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Alena Gašparovičová

“Mr. Fox”: A Tale of Lifesaving Curiosity

in Current Issue/Views

by Alena Gašparovičová

An illustration of Bluebeard and his wife by Gustave Doré.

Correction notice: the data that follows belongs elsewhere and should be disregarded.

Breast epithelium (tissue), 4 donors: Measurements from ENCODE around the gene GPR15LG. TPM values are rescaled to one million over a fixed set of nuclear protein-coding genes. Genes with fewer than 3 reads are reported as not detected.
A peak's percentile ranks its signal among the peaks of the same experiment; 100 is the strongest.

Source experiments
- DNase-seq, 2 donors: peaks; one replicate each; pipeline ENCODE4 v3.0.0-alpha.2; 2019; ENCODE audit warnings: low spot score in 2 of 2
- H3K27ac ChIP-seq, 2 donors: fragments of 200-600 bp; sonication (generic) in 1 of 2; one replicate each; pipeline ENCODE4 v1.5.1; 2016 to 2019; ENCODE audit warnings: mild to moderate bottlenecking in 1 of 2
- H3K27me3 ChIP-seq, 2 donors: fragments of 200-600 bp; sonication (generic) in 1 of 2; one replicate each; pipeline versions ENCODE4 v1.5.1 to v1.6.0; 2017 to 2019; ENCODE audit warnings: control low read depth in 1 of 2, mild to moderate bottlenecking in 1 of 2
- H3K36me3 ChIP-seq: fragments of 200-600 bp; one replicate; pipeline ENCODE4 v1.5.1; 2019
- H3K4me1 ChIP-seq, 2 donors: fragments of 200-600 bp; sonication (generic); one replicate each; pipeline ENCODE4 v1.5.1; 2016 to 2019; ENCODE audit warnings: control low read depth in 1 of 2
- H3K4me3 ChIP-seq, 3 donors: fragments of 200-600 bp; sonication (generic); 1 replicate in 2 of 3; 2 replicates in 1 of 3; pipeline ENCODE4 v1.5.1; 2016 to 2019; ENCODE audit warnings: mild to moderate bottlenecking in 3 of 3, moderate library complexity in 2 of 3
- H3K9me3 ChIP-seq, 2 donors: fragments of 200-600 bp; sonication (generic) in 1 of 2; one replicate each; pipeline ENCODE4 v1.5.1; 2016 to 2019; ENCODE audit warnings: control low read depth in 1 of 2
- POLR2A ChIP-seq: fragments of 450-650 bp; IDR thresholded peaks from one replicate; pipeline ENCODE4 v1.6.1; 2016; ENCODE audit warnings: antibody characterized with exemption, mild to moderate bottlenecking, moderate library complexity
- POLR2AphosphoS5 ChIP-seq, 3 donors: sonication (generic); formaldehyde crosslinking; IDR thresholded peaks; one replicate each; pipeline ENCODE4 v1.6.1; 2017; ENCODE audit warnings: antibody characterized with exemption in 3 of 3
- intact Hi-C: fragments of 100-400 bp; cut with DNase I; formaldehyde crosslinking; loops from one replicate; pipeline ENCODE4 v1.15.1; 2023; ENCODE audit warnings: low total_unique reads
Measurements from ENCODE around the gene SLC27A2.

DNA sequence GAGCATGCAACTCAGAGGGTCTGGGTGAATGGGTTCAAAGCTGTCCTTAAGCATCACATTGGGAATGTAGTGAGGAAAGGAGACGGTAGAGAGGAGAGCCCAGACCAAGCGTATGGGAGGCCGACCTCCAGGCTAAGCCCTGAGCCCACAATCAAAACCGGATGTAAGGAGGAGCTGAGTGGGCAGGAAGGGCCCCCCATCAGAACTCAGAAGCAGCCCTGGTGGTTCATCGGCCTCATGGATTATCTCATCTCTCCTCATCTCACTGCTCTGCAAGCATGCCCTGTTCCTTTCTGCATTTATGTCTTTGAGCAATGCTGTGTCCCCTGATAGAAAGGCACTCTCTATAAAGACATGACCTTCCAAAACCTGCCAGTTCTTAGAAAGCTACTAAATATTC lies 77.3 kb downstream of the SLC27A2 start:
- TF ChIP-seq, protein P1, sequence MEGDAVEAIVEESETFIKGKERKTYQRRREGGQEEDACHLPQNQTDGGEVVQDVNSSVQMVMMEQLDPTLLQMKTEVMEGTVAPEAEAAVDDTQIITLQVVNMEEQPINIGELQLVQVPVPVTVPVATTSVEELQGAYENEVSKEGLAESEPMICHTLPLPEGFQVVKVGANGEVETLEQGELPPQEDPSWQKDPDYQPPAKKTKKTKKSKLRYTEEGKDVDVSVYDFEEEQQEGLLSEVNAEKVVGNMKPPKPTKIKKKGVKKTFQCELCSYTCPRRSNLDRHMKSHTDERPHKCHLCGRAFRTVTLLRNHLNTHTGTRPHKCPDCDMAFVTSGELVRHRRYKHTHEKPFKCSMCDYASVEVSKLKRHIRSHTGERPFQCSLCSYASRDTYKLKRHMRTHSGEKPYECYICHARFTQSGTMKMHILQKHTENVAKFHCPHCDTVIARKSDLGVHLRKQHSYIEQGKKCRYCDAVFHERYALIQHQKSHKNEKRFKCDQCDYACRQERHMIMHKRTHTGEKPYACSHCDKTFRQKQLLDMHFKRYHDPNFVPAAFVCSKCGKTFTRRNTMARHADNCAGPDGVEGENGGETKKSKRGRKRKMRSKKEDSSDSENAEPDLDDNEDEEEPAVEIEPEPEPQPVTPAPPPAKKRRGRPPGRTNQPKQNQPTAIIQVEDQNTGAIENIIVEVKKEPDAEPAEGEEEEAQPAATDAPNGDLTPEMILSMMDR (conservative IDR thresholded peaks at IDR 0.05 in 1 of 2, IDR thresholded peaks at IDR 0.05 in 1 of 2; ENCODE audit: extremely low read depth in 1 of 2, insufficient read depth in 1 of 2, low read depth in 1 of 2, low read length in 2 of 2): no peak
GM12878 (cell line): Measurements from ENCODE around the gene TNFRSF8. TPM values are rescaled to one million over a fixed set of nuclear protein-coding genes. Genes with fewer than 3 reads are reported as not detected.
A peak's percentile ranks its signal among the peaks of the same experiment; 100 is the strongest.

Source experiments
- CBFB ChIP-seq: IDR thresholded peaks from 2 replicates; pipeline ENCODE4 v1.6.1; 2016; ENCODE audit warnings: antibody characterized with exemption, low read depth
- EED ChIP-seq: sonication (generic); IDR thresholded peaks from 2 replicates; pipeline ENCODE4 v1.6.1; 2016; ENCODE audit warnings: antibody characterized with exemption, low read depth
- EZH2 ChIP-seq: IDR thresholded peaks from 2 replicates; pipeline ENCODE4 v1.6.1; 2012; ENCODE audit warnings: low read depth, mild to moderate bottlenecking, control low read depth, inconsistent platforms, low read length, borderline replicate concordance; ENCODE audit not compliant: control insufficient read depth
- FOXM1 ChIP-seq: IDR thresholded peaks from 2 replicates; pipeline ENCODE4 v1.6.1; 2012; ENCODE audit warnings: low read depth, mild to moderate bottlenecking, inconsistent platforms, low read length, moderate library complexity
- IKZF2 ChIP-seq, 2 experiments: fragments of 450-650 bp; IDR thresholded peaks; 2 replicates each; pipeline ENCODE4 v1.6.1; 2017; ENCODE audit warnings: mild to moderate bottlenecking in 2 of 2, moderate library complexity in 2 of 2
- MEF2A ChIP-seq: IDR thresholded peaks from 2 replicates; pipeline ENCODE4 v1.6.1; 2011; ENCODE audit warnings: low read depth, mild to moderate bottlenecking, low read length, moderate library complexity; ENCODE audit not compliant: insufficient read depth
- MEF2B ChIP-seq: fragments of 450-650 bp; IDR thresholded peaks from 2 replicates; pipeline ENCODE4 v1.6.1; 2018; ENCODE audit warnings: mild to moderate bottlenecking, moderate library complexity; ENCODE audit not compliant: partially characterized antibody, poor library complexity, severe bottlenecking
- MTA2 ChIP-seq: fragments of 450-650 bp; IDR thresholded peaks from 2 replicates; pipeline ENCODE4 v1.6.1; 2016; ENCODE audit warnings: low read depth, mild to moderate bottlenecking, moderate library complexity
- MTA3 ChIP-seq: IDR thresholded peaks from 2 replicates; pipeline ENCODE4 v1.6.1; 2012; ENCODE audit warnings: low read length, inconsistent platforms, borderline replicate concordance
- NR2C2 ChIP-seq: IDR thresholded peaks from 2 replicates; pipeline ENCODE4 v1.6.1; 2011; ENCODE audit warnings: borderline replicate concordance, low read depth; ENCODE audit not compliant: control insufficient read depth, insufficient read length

Fairy tales are an innate part of human culture. Originally, many of the well-known “fairy tales were written explicitly for adults” (Zipes 16), and it was only “from 1830 to 1900, during the rise of the middle classes, that the fairy tale came into its own for children” (Zipes 20) which is when the genre came to be associated with children rather than adults. Fairy tales serve not only as entertainment for children, but also as a way to influence them during their upbringing. As the feminist scholar Marcia Lieberman explains in her article “‘Some Day My Prince Will Come’: Female Acculturation through the Fairy Tale”, children learn the “behavioral patterns and associational patterns, value systems, and how to predict the consequences of specific acts or circumstances” (384) through fairy tales. This influence which fairy tales have on children, has become a much-debated issue with the rise of feminism, especially the effect fairy tales have on young girls.

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